I'm learning Python (and it's my first programming language so don't be too intense with your reasons) and I wanted to know how it stacks up to other scripting languages, like Perl and Ruby. What is Python better in comparison to other scripting languages, and what is it worse for?
closed as not constructive by Frank V, DVK, Sinan Ünür, Quentin, Paul Nathan Aug 11 '10 at 1:20
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First off, an advice - look for POSITIVE things said from opposite sides. Meaning, you should trust positive things said about Perl by Python-related sources (or positive things said about Python by Perl related sources) much more than the opposite.
The two reasons are that:
1) People who have reason to like Python would NOT be inclined to say good things about Perl unless they were truly trying to be objective (which is what you ideally want). And vice versa - it's a problem with human biases and motivations, NOT with either Perl or Python.
2) People writing such comparisons favoring one language are VERY often completely mis-informed and not very practiced about the one they are unfavorable about. As evidence see this article: http://python.about.com/od/gettingstarted/ss/whatispython_5.htm - pretty much anything it has to say about Perl is, to put it gently and mildly, a comlpete and utter bunk. I'm sure there are equally moronic Python put-downs from Perl fans, I just never read enough about Python to be able to think one up off the top of my head.
Second, please be aware that, at least for Perl - and I strongly suspect, for Ruby and Python - the moniker of "scripting" language is not really applicable anymore.
Yes, their (especially Perl's) origins are somewhat connected to shell scripting, and yes, a small subset of the languages capabilities can be - and are - used to write shell scripts, and make that small task very easy and extremely productive.
However, at this point in its long history, Perl is in no way even remotely restricted to those capabilities, and is used for developing anything from scripts to web frameworks to servers to large scale enterprise software to bio-informatics software.
Third, please look at this - it has a lot of links:
I have tried Python 2.x for some time and went back to the Perl and C++.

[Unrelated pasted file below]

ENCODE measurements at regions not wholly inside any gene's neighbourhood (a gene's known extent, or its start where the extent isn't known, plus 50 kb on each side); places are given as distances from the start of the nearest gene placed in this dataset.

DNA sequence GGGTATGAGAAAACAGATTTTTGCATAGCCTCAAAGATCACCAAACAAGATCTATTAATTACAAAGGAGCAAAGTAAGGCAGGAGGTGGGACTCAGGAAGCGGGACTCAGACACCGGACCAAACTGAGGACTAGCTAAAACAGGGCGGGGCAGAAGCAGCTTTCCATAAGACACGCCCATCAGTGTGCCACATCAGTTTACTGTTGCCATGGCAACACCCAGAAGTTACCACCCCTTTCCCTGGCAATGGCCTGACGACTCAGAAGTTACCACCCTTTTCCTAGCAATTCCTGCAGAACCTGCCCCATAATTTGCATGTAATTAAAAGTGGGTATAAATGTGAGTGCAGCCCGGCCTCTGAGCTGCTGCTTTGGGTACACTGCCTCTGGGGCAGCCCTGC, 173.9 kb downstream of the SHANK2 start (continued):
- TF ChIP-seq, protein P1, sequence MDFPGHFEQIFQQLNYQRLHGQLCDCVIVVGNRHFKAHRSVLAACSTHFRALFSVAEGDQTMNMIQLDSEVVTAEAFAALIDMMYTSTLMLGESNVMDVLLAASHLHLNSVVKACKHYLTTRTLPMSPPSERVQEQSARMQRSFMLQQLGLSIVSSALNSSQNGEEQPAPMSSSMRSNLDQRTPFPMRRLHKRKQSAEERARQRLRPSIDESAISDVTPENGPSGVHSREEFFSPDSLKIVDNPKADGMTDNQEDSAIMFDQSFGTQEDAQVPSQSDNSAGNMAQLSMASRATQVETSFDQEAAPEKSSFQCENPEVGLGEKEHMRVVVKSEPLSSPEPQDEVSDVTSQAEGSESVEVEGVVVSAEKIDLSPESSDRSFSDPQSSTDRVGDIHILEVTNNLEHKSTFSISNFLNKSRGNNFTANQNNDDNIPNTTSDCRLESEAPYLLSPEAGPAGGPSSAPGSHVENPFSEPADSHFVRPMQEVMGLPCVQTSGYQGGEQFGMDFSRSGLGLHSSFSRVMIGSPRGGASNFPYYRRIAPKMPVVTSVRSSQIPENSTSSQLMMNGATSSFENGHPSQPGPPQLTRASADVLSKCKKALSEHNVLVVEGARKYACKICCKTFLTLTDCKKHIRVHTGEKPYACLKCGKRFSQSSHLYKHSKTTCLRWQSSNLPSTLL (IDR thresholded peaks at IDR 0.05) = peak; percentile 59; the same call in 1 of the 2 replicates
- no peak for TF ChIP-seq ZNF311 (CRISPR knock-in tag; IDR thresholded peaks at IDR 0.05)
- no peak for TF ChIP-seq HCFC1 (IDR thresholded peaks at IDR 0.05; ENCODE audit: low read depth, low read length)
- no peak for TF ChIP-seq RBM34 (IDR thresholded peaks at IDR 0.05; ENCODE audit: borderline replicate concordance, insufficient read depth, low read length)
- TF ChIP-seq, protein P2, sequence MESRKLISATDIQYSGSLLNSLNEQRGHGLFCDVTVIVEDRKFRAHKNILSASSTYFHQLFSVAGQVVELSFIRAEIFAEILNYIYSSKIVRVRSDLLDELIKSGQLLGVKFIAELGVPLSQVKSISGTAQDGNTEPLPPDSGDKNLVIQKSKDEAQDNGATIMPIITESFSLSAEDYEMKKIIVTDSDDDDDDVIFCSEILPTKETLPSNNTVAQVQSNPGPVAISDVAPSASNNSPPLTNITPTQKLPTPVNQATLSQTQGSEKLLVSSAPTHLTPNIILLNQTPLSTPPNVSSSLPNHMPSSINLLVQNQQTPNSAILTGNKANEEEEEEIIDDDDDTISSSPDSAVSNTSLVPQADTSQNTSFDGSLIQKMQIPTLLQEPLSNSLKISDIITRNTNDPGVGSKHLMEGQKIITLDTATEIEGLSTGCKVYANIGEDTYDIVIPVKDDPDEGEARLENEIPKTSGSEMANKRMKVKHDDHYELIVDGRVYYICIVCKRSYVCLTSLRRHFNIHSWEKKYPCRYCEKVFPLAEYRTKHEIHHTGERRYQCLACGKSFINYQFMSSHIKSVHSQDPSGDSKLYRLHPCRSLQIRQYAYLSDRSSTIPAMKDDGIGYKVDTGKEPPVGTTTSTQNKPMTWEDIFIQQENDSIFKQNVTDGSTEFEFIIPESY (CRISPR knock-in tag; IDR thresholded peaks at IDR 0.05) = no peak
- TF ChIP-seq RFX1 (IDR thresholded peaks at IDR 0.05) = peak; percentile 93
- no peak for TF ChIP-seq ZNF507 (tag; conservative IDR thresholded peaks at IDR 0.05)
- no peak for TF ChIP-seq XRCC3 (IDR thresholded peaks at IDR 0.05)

What is good about Python. Python features better portability and has modern GUI libraries. Standard library in some places is also very very nice (I esp. liked random). Execution speed of arithmetic expressions beats that of Perl.
What is bad about Python. Poor documentation. No warnings, no typing whatsoever combined with weak typing/language's dynamic nature is a hell. Learning easy - using hard, mainly due to immature optimizer driving the need to think about performance edge cases quite early in the development cycle. (That some times reminded me of the Pascal.) OO is a mess at the moment: distinct features and differences between old-style and new-style classes are not spelled out very well; libraries do not mention what type of classes they do define.
Poor documentation probably should be highlighted. There are piles of standard functions but their purpose in life isn't really specified nor decent examples are given. And better half of those standard functions in Perl land would have been sitting somewhere in the
Lack of warnings and lack of typing (and that compared to the weak Perl's
Also excuse me, but I would throw that at Python again: using indentation to denote code structure is kind'a kinky. I do not mind it per se and for short functions it is very nice. But after one week I have found that I do read Python code slower (compared to C++ or Perl) in greater part because I have to always extra check whether the statement really closed or it still goes on. If code doesn't fit one screen, it becomes a chore to always press PgDown/PgUp just to check. Never before I were that appreciative of the
All considered, Python is at the moment a mess. Worthy contender I do keep an eye on, but not mature enough for my daily needs. If I were making decision about learning Python now, I would have instead waited for Python 3.x to mature. Many things one would learn now with Python 2.x might be useless in Python 3.x. And Python 3.x is at the moment isn't very useful since many libraries were not yet ported to it.
P.S. Most bogus part I have encountered is the function pointers. I have discovered them sooner than I needed them by writing
Here is a nice overview of why Python (the language) is a very nice place to start programming: http://www.python.org/about/
Python includes a very comprehensive standard library (i.e. "batteries included") which allows you to solve many programming problems.
Once you've learned Python, I'd suggest you also learn other languages such as Ruby, because different languages provide different paradigms for thinking about programming, thus expanding your knowledge of models of computation.